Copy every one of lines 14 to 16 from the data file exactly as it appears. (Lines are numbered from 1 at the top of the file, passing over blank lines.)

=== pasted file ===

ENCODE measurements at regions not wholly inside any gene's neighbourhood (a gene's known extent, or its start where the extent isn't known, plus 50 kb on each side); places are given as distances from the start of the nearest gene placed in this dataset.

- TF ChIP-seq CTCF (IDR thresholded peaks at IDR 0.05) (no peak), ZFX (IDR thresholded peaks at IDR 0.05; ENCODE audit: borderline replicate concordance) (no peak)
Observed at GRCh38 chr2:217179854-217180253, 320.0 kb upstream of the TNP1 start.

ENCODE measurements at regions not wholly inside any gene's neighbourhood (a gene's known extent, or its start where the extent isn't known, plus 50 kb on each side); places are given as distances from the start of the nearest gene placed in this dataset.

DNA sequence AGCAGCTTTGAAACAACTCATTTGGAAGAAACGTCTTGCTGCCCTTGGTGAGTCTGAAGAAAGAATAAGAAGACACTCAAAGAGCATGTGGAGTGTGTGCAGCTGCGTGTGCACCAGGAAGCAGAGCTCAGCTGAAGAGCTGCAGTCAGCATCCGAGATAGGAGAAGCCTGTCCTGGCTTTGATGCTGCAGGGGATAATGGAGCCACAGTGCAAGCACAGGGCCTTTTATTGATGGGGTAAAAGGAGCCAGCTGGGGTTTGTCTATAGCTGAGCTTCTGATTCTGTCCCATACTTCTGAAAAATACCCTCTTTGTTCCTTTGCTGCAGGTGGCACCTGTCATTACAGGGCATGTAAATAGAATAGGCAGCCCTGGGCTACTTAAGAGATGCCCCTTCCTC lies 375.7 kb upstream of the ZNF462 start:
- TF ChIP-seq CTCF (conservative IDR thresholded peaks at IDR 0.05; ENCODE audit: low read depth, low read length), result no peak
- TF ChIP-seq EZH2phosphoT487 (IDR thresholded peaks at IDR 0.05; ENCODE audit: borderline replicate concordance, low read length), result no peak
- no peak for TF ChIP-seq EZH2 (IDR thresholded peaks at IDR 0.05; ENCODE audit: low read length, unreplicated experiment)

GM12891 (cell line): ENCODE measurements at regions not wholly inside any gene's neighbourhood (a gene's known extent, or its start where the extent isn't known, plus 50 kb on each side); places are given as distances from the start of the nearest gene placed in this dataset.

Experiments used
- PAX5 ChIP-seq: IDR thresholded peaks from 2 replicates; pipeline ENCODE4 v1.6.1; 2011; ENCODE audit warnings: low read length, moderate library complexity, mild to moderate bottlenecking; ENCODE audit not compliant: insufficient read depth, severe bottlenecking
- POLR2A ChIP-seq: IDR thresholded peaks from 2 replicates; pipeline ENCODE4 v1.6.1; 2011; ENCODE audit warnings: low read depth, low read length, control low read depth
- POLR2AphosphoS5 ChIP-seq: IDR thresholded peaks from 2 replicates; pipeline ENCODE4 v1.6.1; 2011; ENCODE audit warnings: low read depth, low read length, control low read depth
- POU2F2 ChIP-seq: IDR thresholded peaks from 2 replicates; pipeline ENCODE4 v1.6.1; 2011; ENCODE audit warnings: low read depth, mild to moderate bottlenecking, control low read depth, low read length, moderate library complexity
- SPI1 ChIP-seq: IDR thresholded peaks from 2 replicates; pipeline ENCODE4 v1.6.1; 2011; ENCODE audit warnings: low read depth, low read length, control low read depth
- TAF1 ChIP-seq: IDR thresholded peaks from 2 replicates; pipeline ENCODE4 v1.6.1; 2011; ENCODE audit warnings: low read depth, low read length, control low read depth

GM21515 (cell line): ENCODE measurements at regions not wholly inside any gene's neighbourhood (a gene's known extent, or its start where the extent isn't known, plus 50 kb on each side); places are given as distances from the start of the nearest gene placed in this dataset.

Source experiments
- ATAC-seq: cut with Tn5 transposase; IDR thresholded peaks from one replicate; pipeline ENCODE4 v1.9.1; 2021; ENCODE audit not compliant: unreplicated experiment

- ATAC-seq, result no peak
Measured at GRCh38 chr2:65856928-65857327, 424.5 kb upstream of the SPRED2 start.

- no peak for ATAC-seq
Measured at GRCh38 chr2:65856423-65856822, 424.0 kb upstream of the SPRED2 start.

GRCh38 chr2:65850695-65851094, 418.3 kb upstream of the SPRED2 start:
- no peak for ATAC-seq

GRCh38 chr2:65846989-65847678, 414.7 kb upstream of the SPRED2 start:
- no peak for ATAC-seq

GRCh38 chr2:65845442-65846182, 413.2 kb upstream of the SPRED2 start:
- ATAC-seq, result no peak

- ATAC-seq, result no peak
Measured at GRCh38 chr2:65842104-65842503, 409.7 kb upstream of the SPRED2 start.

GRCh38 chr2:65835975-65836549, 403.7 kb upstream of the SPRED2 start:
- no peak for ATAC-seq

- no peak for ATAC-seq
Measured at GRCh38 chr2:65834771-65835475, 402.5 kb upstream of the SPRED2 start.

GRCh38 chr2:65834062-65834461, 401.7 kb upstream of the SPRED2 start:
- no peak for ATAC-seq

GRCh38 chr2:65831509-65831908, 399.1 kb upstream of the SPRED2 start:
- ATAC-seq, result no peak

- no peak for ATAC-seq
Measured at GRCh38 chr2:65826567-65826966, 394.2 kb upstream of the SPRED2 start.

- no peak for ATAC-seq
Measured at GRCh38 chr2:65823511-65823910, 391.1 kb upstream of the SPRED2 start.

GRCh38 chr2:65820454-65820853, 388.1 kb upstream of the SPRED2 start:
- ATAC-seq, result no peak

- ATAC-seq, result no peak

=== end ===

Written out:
- POU2F2 ChIP-seq: IDR thresholded peaks from 2 replicates; pipeline ENCODE4 v1.6.1; 2011; ENCODE audit warnings: low read depth, mild to moderate bottlenecking, control low read depth, low read length, moderate library complexity
- SPI1 ChIP-seq: IDR thresholded peaks from 2 replicates; pipeline ENCODE4 v1.6.1; 2011; ENCODE audit warnings: low read depth, low read length, control low read depth
- TAF1 ChIP-seq: IDR thresholded peaks from 2 replicates; pipeline ENCODE4 v1.6.1; 2011; ENCODE audit warnings: low read depth, low read length, control low read depth